Balanced Scorecard Customer Perspective

Compared to other performance management approaches the balanced scorecard provides more than financial KPIs and measures, but it incorporates four strategic categories of performance indicators into one strategic system. The four categories include: financial, customer, process and learning & growth perspectives.

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Even though the approach provides an integrated business strategy and measurement system including the four categories, it is clear that the top of the scorecard always shows the financial perspective as financial goals and objectives being the overall goal of the organization.

The balanced scorecard is a cause and effect performance management system where relationships among KPIs and performance metrics are clearly represented and shown on the scorecard.

By looking at any example of balanced scorecard you’ll always find the financial perspective first followed by customer perspective which is further followed by business process and learning and growth perspectives.

The logic is simple because if the company excels in growing and developing its core skills and capabilities and have effective business processes in place which maximize customer value and are continuously improved – such a company will quickly create a large base of satisfied customers which in turn drives the financial performance.

Let’s focus on the customer perspective now:

The customer perspective of the balanced scorecard has enormous impact on the success of the initiative which in turn will drive the success of developing and implementing winning business strategies. Why is this category crucial for success?

To get the most of your balanced scorecard program you need to think of the customers’ perspective as a central point of the entire performance management system because of the following two reasons:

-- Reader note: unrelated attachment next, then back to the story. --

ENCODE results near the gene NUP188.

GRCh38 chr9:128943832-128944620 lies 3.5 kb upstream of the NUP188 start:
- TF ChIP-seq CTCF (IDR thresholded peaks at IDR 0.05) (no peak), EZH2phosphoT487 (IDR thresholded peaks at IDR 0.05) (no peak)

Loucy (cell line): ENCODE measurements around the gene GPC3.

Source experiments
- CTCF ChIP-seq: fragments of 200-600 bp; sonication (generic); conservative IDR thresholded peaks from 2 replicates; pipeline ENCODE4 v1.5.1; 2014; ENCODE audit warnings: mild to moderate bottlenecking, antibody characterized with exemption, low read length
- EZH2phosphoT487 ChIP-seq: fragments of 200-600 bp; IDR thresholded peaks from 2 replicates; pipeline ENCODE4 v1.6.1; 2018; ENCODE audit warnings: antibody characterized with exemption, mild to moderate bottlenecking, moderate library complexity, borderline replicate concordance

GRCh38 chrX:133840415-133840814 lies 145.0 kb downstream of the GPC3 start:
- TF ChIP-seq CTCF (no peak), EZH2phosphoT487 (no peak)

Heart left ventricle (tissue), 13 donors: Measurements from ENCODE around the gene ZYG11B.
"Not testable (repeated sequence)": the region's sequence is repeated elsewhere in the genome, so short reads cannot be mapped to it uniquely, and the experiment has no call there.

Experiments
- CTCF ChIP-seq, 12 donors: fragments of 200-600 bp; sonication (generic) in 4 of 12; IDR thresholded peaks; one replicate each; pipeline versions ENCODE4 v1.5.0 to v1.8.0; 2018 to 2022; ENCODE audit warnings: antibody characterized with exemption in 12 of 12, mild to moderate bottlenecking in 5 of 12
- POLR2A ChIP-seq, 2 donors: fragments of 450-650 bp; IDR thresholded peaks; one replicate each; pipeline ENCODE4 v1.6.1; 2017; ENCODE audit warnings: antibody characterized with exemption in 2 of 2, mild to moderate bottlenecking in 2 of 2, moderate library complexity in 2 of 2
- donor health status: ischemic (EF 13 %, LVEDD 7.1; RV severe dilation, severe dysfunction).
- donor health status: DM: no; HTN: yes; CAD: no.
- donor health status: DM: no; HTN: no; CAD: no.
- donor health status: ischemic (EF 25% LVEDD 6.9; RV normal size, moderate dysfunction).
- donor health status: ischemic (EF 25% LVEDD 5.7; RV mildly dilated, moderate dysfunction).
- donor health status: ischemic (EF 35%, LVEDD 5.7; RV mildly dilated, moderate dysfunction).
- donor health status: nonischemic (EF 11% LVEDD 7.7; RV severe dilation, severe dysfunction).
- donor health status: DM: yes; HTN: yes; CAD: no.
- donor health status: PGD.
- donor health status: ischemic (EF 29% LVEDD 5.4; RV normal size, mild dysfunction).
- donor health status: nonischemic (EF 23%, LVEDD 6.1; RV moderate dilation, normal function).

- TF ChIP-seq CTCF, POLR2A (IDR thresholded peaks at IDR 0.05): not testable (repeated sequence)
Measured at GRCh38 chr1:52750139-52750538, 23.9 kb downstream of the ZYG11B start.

1. If you look at your balanced scorecard report you can see that the financial performance (achieving the financial targets) depends directly on the company’s success with the customers. Regardless of what your KPIs are in any of the categories if you fail to deliver the customer related metrics and targets you’ll fail on executing your financial objectives.
  2. The bottom two categories, the process and learning perspectives, are all about creating and delivering customer value both in short term and long term. Business processes create and deliver the products and services and make sure customers get what they need and when they need it. The learning and growth perspective gives the training, support and development to the employees so they can produce and deliver competitive offering and create sustainable competitive advantage.

Here is the single most important step in developing a balanced scorecard: defining the customer perspective to reflect your overall organizational goals and identifying the right KPIs for this category.

The balanced scorecard framework includes different perspective from the entire organization and it is easy for people to get into creating a list of metrics for each category without linking them to the overall strategy. The focus on the customer along with the customer KPIs and measures require special attention.